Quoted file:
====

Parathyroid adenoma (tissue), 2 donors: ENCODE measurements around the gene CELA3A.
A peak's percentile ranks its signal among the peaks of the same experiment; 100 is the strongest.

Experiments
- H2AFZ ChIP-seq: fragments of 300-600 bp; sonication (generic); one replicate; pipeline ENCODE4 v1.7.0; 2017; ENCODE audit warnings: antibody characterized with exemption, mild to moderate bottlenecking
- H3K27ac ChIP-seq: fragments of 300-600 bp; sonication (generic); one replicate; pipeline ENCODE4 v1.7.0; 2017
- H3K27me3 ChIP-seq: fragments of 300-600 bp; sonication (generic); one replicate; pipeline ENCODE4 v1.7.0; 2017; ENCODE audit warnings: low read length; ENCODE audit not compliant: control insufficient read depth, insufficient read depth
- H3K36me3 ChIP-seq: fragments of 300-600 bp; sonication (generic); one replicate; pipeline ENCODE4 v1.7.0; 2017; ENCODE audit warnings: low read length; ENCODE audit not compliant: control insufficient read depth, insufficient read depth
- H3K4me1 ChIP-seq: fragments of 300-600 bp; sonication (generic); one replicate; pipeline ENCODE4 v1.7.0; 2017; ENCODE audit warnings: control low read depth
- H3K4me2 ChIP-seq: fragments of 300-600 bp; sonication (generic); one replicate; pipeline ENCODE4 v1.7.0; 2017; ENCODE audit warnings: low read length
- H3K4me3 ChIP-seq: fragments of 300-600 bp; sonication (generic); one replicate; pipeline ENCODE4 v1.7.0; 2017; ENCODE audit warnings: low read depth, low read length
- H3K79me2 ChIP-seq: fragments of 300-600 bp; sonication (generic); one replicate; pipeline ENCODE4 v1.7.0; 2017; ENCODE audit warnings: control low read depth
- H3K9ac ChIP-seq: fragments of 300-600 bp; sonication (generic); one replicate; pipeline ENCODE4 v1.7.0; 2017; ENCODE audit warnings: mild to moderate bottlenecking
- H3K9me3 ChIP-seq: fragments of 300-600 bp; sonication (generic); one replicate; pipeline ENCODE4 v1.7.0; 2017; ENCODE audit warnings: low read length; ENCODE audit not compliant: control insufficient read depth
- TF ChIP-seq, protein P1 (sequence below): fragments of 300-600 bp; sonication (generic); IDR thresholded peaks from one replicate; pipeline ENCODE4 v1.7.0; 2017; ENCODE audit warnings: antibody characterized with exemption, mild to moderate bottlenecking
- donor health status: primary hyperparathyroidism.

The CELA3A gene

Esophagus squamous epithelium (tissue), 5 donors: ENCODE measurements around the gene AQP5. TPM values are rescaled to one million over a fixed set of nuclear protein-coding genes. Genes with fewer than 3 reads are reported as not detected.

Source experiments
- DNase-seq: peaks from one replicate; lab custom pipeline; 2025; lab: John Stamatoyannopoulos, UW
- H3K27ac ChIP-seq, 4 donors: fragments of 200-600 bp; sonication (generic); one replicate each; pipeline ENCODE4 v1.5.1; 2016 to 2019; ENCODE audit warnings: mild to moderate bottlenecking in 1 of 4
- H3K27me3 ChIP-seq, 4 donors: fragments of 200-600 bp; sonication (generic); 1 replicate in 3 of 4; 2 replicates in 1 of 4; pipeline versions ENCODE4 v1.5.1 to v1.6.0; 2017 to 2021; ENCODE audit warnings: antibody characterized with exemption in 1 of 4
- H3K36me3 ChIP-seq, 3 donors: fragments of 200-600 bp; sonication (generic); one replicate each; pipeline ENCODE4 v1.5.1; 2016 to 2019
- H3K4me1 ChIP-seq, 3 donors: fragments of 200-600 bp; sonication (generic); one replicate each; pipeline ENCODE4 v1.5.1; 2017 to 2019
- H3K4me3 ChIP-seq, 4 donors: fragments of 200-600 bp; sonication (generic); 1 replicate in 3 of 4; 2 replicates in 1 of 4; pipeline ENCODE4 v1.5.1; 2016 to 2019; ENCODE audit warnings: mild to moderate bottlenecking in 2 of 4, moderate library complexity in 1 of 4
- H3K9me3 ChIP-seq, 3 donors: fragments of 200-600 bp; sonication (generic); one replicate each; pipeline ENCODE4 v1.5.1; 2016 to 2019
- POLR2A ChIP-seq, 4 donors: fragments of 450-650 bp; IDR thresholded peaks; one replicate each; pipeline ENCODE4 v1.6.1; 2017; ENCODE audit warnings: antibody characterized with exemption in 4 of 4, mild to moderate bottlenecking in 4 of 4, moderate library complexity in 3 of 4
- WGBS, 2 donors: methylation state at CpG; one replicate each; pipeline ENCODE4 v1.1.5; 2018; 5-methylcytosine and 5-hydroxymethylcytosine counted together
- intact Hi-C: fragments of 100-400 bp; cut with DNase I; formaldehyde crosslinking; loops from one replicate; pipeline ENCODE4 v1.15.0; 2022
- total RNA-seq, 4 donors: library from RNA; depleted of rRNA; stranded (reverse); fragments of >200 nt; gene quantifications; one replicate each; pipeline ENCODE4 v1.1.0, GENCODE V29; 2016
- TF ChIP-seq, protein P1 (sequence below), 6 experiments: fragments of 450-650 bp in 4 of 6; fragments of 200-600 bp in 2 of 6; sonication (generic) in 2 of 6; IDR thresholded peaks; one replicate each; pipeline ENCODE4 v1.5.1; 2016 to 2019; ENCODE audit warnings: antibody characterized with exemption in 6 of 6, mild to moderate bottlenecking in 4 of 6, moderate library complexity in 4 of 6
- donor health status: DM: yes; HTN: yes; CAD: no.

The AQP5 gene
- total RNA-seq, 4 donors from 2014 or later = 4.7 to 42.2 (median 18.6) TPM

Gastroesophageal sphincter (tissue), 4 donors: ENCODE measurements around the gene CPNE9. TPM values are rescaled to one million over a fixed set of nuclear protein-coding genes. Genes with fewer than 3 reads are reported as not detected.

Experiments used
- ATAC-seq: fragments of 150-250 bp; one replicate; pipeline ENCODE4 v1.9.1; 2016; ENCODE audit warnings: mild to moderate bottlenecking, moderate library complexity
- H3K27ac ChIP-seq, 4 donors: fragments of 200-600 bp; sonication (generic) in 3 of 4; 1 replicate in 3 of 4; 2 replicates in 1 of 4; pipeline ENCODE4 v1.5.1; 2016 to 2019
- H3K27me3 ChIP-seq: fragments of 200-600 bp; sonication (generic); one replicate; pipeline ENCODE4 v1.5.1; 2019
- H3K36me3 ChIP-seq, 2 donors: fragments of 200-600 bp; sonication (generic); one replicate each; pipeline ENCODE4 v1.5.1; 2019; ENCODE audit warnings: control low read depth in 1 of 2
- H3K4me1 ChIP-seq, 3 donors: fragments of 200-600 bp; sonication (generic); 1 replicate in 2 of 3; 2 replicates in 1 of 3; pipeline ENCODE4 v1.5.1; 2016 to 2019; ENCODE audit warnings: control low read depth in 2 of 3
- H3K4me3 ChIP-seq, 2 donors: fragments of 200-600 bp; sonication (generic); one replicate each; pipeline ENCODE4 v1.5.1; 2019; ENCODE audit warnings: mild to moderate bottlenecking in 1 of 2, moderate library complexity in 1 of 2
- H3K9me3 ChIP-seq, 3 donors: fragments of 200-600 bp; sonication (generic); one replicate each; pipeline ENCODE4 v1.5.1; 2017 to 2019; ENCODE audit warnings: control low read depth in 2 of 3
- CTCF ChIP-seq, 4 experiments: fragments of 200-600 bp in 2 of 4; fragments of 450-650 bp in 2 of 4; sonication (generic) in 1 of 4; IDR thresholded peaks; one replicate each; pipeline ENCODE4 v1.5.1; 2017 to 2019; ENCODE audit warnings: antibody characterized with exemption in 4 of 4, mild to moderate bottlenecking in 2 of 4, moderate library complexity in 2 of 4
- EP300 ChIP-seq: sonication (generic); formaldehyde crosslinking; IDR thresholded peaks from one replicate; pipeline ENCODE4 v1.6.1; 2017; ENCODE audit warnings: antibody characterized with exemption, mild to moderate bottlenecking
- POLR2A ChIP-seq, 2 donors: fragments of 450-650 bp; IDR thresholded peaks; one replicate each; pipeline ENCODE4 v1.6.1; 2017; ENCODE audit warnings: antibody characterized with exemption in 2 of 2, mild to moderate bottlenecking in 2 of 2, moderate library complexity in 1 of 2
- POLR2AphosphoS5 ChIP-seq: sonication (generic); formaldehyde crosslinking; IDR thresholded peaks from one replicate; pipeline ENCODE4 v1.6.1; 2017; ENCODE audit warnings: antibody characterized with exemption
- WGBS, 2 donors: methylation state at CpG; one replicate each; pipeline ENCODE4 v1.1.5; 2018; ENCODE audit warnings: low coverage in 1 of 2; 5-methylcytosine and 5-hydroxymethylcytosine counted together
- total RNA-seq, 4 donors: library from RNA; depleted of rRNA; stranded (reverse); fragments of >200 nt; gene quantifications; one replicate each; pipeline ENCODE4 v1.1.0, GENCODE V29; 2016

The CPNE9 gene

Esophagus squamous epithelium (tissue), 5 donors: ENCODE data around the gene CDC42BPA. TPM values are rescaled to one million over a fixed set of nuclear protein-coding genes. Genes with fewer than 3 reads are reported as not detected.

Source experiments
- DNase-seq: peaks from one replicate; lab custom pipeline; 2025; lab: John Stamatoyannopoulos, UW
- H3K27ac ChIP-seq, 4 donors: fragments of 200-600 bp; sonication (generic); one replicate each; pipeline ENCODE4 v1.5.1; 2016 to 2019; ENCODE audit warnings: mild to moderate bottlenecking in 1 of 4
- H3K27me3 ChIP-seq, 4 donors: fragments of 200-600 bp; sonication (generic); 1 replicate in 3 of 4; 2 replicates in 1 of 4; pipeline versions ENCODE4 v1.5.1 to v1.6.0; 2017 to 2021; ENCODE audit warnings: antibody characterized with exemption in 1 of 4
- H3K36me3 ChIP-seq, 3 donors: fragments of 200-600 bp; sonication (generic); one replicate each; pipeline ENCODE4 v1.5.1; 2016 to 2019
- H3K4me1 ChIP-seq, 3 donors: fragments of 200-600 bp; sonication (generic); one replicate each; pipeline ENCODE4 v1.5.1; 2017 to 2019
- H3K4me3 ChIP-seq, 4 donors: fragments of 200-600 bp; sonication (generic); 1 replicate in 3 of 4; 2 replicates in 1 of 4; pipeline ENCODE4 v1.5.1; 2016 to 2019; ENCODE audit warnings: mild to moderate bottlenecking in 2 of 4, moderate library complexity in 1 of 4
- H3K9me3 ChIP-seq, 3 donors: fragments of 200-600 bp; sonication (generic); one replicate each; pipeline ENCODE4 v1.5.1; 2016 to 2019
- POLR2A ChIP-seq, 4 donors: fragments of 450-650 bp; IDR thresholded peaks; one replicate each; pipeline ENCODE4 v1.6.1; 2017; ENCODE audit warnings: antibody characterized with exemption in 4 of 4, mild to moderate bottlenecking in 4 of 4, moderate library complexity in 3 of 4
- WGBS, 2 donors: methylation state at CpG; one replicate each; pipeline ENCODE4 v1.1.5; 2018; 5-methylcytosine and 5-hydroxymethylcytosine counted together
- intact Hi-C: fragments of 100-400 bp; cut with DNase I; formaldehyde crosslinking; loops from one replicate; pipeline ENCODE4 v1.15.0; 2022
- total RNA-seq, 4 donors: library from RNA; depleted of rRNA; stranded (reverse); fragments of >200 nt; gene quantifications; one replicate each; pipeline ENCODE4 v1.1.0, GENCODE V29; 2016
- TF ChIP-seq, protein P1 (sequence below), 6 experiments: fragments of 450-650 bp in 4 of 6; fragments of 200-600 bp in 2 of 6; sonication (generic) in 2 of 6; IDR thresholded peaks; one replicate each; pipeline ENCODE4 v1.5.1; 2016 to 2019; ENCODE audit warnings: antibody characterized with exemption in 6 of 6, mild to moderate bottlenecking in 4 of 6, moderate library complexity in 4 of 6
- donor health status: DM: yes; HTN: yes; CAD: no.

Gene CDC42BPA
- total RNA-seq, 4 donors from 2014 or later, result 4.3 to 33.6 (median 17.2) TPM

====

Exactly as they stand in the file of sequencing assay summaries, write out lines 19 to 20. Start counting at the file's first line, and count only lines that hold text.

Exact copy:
- DNase-seq: peaks from one replicate; lab custom pipeline; 2025; lab: John Stamatoyannopoulos, UW
- H3K27ac ChIP-seq, 4 donors: fragments of 200-600 bp; sonication (generic); one replicate each; pipeline ENCODE4 v1.5.1; 2016 to 2019; ENCODE audit warnings: mild to moderate bottlenecking in 1 of 4